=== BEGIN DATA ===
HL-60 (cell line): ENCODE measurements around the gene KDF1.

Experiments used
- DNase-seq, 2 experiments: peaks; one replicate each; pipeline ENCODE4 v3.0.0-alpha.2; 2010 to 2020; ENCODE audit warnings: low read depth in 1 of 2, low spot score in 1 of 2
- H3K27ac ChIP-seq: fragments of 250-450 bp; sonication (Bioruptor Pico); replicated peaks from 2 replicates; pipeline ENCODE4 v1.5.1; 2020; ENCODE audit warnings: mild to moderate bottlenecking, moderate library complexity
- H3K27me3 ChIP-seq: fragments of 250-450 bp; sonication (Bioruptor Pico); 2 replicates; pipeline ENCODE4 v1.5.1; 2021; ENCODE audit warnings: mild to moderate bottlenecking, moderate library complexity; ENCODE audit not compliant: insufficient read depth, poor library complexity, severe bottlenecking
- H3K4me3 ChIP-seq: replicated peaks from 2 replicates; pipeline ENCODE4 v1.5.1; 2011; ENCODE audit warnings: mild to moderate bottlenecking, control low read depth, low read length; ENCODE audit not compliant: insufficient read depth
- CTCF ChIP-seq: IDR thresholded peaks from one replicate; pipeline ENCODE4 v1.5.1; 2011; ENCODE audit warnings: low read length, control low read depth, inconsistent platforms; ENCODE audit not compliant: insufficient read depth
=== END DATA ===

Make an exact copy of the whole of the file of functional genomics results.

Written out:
HL-60 (cell line): ENCODE measurements around the gene KDF1.

Experiments used
- DNase-seq, 2 experiments: peaks; one replicate each; pipeline ENCODE4 v3.0.0-alpha.2; 2010 to 2020; ENCODE audit warnings: low read depth in 1 of 2, low spot score in 1 of 2
- H3K27ac ChIP-seq: fragments of 250-450 bp; sonication (Bioruptor Pico); replicated peaks from 2 replicates; pipeline ENCODE4 v1.5.1; 2020; ENCODE audit warnings: mild to moderate bottlenecking, moderate library complexity
- H3K27me3 ChIP-seq: fragments of 250-450 bp; sonication (Bioruptor Pico); 2 replicates; pipeline ENCODE4 v1.5.1; 2021; ENCODE audit warnings: mild to moderate bottlenecking, moderate library complexity; ENCODE audit not compliant: insufficient read depth, poor library complexity, severe bottlenecking
- H3K4me3 ChIP-seq: replicated peaks from 2 replicates; pipeline ENCODE4 v1.5.1; 2011; ENCODE audit warnings: mild to moderate bottlenecking, control low read depth, low read length; ENCODE audit not compliant: insufficient read depth
- CTCF ChIP-seq: IDR thresholded peaks from one replicate; pipeline ENCODE4 v1.5.1; 2011; ENCODE audit warnings: low read length, control low read depth, inconsistent platforms; ENCODE audit not compliant: insufficient read depth